On the Water

Navigational Bell Buoy

Unlike car drivers on land, navigators at sea have no road signs to indicate speed limits, dangers, or routes. Navigational buoys are floating objects anchored to the bottom that serve as aids to navigation. Their distinctive shapes, colors, and other markings provide information indicating their purpose and how to navigate around them.

The placement and maintenance of navigational buoys are essential to shipping, since they often provide the only guidance for channel locations, shoals, reefs, and other hazards. If damaged by collisions, extinguished, or broken loose from their moorings, the Coast Guard will repair, replace, refuel, or relocate the failed buoy.

Designated an 8X20 LBR, this particular type of buoy was used by the U.S. Coast Guard Lighthouse Service on the East Coast from around 1930 until the early 1950s. It measures 8 feet in width and 20 feet high, and the letters mean Lighted, Bell, and Radar Reflector. It originally weighed ca. 15,600 pounds, including the 225-lb bell. The bottom of this example was removed to fit into the gallery.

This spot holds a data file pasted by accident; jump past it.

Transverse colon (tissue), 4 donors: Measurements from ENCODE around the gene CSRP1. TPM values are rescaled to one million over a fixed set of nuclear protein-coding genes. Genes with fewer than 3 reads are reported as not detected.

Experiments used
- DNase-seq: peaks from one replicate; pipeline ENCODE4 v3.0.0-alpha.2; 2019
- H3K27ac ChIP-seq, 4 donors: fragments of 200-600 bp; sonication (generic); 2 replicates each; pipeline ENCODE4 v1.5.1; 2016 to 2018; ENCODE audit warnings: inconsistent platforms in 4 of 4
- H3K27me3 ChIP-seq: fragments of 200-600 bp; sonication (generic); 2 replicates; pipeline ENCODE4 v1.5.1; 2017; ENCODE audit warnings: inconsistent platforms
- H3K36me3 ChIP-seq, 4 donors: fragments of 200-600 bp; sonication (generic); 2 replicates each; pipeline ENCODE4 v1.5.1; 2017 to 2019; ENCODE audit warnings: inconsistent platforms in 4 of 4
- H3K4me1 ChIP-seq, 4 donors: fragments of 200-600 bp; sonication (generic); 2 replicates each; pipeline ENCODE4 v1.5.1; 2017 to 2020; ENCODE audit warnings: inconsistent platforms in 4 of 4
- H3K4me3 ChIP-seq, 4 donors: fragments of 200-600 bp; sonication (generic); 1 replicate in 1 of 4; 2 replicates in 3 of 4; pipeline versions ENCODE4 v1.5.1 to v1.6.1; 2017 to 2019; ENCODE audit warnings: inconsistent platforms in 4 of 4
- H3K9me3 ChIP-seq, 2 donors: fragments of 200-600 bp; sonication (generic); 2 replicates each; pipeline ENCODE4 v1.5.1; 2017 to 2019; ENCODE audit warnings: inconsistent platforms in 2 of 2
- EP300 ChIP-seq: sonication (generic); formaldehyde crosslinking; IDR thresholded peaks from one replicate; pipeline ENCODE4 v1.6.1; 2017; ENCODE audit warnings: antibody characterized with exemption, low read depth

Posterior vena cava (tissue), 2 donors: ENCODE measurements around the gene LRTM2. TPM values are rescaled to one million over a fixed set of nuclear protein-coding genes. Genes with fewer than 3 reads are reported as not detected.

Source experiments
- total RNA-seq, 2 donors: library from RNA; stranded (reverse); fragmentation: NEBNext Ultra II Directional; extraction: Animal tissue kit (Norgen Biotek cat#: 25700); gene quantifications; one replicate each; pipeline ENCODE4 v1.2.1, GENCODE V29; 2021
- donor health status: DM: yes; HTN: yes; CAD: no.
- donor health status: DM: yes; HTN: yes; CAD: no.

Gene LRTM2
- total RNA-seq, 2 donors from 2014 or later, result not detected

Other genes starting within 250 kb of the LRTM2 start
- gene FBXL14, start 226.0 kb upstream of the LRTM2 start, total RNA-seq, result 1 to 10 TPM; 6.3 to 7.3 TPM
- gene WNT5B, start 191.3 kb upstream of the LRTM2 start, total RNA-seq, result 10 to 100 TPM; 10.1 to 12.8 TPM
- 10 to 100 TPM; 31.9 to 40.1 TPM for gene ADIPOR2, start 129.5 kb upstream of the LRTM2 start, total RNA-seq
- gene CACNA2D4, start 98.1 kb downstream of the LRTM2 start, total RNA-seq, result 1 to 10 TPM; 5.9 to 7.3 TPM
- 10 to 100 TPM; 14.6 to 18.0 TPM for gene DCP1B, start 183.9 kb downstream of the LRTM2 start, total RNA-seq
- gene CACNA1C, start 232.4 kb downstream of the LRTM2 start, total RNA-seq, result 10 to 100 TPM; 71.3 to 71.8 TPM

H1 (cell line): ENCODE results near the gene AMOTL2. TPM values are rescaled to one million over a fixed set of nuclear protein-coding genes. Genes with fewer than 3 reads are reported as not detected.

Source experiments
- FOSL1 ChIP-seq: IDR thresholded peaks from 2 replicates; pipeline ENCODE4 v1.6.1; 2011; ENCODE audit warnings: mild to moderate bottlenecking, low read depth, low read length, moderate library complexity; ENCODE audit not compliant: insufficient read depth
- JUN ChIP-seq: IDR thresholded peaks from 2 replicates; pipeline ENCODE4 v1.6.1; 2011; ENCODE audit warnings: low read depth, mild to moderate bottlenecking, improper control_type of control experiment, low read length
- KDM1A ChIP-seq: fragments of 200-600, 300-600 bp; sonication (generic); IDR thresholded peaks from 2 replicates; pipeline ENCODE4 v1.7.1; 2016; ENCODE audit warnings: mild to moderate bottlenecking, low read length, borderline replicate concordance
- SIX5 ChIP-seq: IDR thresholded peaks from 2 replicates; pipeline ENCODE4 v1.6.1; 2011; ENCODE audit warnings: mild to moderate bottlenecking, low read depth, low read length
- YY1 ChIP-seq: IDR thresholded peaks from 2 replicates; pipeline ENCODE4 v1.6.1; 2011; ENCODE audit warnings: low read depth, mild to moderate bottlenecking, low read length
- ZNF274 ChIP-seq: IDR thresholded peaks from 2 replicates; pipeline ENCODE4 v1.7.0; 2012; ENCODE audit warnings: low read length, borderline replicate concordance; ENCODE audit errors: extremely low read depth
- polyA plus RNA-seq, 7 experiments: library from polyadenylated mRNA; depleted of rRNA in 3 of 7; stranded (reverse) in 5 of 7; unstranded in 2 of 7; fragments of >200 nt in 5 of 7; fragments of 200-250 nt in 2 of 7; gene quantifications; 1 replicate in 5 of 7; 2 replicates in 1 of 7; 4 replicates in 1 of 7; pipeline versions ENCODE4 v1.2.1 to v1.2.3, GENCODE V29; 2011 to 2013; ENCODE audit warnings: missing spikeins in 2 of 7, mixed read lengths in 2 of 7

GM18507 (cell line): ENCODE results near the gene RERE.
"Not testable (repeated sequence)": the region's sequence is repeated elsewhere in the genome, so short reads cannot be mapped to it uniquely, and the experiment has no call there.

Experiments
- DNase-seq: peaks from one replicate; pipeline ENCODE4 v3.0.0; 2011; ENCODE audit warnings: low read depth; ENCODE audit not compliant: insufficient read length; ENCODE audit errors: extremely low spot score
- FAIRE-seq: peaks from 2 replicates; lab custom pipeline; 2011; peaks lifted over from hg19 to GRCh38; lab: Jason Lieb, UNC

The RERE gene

It was designed to be deployed in shallow, protected coastal waters and could be seen about two miles away in daylight. The light on the top was powered by batteries stored under the round hatches in the large bottom compartment. The bell was rung by the rocking of the buoy in the waves.

ID Number:
ferrous metal, copper alloy
12 x 8 ft.; 3.6576 x 2.4384 m
US Department of Transportation, U.S. Coast Guard Fifth District (through Paul Glahe)